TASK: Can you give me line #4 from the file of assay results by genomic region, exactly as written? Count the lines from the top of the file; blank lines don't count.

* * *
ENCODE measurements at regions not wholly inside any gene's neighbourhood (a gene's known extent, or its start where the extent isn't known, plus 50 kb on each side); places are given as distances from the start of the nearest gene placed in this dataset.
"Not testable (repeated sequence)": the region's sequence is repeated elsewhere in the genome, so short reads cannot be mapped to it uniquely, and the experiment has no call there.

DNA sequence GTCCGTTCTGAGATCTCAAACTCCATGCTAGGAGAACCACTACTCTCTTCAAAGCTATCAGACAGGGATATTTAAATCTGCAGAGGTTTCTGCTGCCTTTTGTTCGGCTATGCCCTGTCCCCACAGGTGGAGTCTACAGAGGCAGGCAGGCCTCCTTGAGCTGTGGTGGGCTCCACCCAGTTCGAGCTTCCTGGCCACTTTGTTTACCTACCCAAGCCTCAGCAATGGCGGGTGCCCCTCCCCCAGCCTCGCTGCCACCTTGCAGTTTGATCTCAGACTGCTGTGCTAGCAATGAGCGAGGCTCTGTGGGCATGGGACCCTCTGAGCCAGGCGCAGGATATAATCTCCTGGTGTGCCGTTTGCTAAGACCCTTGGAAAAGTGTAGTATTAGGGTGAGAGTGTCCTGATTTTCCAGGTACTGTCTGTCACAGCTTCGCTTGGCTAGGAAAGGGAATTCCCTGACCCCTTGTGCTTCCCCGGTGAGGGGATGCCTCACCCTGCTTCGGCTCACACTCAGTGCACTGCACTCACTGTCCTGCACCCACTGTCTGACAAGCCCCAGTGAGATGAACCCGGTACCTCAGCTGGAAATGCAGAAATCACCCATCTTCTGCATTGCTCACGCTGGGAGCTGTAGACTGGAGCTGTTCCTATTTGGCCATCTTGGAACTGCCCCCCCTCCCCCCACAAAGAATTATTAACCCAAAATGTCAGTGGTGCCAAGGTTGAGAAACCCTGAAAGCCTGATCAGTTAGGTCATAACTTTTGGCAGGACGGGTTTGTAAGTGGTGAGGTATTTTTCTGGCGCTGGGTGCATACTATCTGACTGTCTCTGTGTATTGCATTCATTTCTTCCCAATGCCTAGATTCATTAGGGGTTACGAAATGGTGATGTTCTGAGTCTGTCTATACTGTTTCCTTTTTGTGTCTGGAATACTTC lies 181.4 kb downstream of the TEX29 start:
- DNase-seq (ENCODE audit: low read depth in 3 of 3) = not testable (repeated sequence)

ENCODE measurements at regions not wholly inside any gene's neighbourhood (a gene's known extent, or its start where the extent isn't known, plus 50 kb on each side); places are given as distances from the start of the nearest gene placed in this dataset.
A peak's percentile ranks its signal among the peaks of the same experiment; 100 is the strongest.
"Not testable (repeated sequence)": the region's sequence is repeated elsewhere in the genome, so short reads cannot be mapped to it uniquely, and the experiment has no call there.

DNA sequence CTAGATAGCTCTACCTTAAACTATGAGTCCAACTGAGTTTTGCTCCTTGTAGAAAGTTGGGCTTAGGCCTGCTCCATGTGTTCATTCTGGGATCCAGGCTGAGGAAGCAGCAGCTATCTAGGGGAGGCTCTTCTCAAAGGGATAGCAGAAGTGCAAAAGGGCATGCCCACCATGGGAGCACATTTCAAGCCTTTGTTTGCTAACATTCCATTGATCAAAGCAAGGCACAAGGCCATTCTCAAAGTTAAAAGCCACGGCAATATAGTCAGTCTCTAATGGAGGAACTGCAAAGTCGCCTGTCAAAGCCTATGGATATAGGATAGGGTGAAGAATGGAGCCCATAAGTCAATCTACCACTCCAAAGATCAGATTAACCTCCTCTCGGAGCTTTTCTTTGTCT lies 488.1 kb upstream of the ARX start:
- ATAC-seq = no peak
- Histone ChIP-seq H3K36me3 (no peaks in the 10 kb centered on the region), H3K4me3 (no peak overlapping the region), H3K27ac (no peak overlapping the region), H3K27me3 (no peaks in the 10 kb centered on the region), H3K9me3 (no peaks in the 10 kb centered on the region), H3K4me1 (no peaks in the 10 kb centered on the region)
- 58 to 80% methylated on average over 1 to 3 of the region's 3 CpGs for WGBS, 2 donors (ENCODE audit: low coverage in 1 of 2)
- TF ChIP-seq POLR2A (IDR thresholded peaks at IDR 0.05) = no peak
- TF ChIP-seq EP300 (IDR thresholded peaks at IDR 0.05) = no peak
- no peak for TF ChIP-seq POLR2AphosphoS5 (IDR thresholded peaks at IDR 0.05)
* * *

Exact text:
- DNase-seq (ENCODE audit: low read depth in 3 of 3) = not testable (repeated sequence)